Performing in pressure situations is a tough task for any player, especially a freshman.
Lucky for Iowa freshman Ally Disterhoft, pressure isn’t something she believes in.
“One of my AAU coaches once told me that there is no such thing as pressure,” Disterhoft said. “I think at the beginning I was like, ‘What are you talking about’ but it’s true, it’s all mental. Once you get in big games and big-time situations like the end of this game, it’s really all mental. It’s about falling back on your fundamentals and just executing.”
Using that formula, Disterhoft has played some of her best basketball of the season in her first career Big Ten Tournament.
In Iowa’s three Big Ten Tournament wins, the West High graduate is averaging 14.7 points and a team-high 9.3 rebounds per game.
Disterhoft has scored at least 12 points and had eight or more rebounds in all three tournament games.
“She’s not playing like a freshman, is she?” Bluder said. “She’s playing like a seasoned player. She is playing with authority out there. She is not scared and not backing down to anybody.”
Disterhoft missed her first nine shots in Friday’s quarterfinal game but rebounded to finish with 12 points, including a pair of big baskets in the final minutes.
In Saturday’s 77-73 semifinal win over Ohio State, the 6-foot-0 Disterhoft had defensive rebounds on back-to-back possessions in the final 90 seconds to secure the win.
“It’s so much fun to see her development and see her confidence grow,” Bluder said. “Her rebounds at the end, she was one that was grabbing those defensive boards at the end when we had to have them.”
With 18 points against the Buckeyes, Disterhoft now has 429 on the season — the second most by an Iowa freshman.
Since being inserted into the starting lineup on Jan. 19 at Ohio State, Disterhoft has reached double figures in scoring in 14 of 15 games.
“She’s just fearless, she is not afraid to take the ball to the hoop,” Bluder said. “I’m thrilled with how she is playing right now.”
Disterhoft and the Hawkeyes will now have less than 24 hours to find a way to slow down Nebraska.
The Cornhuskers have won 11 of their last 12 games after downing No.19 Michigan State 86-58 in the second semifinal Saturday.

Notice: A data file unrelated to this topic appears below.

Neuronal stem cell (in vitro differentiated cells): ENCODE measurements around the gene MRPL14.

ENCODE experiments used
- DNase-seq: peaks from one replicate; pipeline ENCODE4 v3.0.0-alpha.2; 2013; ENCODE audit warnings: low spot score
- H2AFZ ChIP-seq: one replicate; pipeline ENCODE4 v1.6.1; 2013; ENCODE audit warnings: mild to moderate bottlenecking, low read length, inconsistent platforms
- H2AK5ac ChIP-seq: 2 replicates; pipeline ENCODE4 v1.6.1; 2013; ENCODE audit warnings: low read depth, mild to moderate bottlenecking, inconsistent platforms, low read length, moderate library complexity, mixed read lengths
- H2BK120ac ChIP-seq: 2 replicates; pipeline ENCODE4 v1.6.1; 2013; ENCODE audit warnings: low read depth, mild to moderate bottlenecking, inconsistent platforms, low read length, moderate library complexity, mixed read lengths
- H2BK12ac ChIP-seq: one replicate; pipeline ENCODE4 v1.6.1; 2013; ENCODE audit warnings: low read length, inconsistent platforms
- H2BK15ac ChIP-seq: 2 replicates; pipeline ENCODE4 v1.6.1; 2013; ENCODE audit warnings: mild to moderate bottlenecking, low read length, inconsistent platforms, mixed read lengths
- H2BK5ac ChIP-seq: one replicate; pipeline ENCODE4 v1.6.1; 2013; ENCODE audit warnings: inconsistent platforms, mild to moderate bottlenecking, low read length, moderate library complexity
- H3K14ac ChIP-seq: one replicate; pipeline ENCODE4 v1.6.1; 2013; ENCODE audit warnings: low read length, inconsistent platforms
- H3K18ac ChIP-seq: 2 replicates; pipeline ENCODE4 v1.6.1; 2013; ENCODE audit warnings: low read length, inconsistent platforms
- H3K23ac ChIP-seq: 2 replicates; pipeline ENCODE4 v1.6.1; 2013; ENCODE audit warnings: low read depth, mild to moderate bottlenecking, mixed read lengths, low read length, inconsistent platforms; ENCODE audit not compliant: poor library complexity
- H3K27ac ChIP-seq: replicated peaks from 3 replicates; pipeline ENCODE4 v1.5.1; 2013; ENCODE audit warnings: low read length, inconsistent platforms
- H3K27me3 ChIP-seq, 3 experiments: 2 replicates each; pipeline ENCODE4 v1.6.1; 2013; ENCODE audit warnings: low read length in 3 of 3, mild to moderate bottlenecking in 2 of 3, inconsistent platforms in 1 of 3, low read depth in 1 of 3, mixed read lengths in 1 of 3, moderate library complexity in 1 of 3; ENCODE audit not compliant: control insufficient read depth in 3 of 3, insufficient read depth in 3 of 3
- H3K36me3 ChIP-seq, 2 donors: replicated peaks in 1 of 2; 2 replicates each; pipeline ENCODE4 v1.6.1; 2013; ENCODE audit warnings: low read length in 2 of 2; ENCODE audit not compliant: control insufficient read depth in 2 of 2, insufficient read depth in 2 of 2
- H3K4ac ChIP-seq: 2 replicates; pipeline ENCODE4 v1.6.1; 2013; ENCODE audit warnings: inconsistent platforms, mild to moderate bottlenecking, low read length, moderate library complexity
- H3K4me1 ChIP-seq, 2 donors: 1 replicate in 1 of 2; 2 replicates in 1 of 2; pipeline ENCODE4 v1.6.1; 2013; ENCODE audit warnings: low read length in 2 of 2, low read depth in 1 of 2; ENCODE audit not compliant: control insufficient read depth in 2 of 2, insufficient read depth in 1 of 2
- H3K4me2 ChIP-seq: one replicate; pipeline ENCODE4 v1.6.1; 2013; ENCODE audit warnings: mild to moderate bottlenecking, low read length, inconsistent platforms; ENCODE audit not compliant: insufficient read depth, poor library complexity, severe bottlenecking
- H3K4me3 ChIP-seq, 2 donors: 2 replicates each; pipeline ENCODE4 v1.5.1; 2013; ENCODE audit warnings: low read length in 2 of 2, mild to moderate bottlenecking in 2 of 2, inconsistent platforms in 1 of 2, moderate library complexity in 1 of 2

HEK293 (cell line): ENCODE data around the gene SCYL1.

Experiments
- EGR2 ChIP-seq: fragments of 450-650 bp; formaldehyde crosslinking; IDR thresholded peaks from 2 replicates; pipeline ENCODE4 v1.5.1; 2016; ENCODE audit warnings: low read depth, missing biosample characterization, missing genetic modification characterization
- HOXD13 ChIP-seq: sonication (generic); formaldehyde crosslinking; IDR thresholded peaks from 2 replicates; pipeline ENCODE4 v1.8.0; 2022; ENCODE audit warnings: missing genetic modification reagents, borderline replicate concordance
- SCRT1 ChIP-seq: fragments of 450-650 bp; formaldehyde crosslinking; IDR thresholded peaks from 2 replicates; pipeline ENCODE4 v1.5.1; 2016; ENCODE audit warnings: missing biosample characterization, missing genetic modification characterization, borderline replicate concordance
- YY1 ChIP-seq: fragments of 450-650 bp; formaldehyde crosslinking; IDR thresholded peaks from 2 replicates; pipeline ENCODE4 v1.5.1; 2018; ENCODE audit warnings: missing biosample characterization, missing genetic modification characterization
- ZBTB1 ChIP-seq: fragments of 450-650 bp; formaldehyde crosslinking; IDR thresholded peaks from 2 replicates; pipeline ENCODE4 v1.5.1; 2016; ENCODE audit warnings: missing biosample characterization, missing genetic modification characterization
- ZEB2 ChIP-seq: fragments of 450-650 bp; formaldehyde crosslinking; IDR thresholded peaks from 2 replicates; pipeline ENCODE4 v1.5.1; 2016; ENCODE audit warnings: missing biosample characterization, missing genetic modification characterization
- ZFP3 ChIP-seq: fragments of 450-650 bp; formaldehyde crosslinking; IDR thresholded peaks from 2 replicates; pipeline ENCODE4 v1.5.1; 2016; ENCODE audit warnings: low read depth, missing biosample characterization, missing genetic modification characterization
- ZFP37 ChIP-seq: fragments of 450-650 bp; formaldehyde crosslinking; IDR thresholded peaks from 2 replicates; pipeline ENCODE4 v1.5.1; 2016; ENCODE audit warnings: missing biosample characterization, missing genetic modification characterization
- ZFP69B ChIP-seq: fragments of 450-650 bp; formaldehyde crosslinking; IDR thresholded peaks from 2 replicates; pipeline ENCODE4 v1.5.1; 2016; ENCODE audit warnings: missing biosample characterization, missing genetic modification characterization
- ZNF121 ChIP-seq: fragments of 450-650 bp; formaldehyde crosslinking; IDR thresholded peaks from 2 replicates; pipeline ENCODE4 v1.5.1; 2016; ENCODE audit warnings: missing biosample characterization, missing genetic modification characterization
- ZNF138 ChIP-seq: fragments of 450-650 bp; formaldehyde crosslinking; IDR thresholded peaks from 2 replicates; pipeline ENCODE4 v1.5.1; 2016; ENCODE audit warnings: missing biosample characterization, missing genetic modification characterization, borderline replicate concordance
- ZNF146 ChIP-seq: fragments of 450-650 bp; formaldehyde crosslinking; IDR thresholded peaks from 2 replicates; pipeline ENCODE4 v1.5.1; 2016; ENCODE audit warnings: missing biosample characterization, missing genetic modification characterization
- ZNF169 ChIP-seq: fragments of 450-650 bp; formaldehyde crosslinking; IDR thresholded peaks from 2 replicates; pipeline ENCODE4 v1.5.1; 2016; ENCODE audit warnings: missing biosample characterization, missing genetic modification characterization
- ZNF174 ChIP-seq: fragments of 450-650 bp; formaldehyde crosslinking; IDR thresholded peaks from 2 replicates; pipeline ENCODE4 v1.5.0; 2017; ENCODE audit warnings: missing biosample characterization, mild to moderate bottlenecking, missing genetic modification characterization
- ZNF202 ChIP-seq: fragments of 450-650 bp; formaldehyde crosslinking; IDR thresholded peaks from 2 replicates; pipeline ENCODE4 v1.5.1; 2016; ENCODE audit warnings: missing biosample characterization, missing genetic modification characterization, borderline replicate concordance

Nebraska shot 52 percent in the win over the Spartans, including 63 percent in the first half while building a 50-27 lead.
“You can’t really change a whole lot of things overnight without a practice, so it’s got to be mental more than anything else,” Bluder said. “We can watch film, we can watch them play out there and we can look at the scouting report, but then it becomes just about between your ears.”
Today’s championship has the makings of a possible shootout.
Nebraska is averaging 83 points in two tournament games while Iowa is averaging 81.6 points in its three wins in Indianapolis.
“Iowa is really hard to guard, they can really space the floor on you,” Nebraska coach Connie Yori said. “They have got a really good interior player in Doolittle and then they have got four perimeters that can shoot it and drive it, and they’re a very, very challenging team to defend. So if the game goes as we think it might go, there might be some scoring in this game. So we’re going to have to find a way to score.”
NOTES: The win Saturday was Iowa’s third of the season over Ohio State by a combined 15 points. … In two Big Ten Tournament games, Nebraska sophomore point guard Rachel Theriot has 26 assists and three turnovers. … Big Ten player of the year Jordan Hooper is averaging 24 points and seven rebounds in two Big Ten tournament games. … With her four 3-pointers on Saturday Iowa junior Melissa Dixon became the fifth player in program history with 200 3-point field goals. … Iowa senior Theairra Taylor has scored in double figures in 15 of her last 18 games.